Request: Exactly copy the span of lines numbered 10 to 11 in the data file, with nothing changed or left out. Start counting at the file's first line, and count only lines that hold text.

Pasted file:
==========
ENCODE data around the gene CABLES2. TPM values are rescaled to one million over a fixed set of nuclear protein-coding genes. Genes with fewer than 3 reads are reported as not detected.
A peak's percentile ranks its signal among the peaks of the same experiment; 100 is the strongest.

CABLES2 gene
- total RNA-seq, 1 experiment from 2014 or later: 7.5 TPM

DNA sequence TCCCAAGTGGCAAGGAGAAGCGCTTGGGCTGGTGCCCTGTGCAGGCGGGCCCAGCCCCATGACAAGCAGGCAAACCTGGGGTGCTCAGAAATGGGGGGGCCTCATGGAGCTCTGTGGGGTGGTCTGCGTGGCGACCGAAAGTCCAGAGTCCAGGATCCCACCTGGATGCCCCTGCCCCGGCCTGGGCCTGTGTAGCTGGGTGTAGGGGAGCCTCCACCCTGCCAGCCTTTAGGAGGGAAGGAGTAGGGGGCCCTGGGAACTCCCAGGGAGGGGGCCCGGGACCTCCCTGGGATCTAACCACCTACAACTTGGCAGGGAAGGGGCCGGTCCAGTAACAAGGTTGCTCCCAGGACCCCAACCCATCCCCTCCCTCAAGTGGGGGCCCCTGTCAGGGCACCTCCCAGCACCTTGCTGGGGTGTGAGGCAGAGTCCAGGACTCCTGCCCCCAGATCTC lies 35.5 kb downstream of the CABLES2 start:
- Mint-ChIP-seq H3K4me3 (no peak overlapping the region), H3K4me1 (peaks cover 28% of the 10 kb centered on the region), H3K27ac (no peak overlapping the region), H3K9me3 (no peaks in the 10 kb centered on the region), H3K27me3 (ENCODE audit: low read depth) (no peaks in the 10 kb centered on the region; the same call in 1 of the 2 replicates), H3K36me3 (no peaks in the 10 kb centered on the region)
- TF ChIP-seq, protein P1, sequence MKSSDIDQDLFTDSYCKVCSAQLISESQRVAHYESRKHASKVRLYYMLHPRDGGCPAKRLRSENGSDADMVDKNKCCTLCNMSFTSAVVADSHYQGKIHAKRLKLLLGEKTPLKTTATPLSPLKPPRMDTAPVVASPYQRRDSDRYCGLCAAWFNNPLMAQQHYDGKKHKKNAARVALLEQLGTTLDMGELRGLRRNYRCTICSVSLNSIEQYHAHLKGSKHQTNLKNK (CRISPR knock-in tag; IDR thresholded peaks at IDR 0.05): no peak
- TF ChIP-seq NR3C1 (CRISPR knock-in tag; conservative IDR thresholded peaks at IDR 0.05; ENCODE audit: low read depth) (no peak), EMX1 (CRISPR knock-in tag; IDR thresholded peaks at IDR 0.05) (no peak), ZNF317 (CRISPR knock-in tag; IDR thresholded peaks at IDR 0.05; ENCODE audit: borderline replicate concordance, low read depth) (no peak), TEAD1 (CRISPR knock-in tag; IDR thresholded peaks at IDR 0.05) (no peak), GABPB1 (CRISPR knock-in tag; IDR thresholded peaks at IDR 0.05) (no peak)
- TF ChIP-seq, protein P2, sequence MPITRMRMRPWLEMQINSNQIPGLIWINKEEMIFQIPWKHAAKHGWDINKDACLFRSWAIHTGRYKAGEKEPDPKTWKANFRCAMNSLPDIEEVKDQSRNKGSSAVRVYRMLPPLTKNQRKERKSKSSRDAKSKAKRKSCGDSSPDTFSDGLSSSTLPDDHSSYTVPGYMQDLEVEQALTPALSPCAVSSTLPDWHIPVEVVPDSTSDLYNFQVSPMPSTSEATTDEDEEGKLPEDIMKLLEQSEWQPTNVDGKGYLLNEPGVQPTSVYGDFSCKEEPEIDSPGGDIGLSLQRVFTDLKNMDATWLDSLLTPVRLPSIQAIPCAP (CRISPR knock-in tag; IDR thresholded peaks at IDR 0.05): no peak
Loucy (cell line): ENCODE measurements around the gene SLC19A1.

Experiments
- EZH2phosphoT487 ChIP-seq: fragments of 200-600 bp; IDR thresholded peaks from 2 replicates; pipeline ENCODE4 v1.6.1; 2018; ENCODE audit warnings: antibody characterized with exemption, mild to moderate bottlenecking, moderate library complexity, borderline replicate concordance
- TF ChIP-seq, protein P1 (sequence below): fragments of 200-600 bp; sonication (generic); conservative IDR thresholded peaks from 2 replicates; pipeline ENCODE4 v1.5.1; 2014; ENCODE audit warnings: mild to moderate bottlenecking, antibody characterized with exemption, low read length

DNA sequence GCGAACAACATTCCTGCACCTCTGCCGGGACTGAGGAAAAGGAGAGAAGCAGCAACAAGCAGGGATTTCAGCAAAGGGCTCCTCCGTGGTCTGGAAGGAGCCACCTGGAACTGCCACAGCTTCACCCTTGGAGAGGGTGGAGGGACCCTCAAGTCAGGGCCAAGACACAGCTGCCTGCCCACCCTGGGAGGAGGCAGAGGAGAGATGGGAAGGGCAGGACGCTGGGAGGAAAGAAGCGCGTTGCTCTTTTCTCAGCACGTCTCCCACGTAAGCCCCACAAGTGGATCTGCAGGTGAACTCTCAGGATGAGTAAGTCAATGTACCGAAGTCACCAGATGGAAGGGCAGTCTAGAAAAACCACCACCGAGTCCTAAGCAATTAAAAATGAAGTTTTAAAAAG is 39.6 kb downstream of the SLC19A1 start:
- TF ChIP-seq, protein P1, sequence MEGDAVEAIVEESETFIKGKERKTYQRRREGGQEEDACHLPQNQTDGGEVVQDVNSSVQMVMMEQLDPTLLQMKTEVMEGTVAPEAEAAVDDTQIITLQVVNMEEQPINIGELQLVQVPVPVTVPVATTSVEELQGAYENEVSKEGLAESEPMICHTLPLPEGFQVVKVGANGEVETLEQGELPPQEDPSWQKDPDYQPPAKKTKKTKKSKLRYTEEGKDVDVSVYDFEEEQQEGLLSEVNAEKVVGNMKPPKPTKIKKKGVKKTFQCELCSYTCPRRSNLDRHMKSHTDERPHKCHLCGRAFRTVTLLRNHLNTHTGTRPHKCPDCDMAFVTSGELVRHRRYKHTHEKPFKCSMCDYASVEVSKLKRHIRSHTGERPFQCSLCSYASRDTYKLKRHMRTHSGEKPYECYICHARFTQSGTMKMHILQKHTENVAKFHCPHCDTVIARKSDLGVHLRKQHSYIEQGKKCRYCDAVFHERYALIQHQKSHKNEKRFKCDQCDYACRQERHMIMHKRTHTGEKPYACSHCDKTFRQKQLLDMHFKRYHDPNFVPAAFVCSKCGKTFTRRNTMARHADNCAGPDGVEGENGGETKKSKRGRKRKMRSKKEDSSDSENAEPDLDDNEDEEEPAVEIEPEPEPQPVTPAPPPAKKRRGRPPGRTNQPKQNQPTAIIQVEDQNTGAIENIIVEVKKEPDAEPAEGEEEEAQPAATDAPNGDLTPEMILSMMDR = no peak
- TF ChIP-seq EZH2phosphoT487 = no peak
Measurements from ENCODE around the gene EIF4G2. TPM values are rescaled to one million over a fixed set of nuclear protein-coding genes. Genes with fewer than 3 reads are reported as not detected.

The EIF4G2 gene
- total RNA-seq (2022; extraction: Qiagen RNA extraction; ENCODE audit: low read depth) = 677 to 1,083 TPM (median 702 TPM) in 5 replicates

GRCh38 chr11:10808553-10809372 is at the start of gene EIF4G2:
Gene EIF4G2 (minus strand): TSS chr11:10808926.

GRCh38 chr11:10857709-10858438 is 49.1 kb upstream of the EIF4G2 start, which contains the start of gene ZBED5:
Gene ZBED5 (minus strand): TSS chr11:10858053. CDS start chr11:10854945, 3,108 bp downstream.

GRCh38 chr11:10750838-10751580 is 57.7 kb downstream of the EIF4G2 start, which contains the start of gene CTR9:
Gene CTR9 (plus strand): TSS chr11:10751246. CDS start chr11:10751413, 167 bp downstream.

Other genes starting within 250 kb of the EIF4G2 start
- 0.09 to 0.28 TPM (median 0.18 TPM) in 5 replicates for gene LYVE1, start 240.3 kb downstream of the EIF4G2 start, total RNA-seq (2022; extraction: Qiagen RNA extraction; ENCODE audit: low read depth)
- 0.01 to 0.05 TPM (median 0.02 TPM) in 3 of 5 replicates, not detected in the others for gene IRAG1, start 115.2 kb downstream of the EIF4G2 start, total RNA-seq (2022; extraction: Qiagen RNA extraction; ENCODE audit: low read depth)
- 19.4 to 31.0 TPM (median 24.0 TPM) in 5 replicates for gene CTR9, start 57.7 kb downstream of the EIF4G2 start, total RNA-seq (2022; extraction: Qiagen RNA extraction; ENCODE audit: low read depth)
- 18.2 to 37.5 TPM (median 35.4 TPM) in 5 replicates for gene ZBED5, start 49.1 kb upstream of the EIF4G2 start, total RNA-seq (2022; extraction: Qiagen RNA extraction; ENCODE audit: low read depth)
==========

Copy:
Loucy (cell line): ENCODE measurements around the gene SLC19A1.

Experiments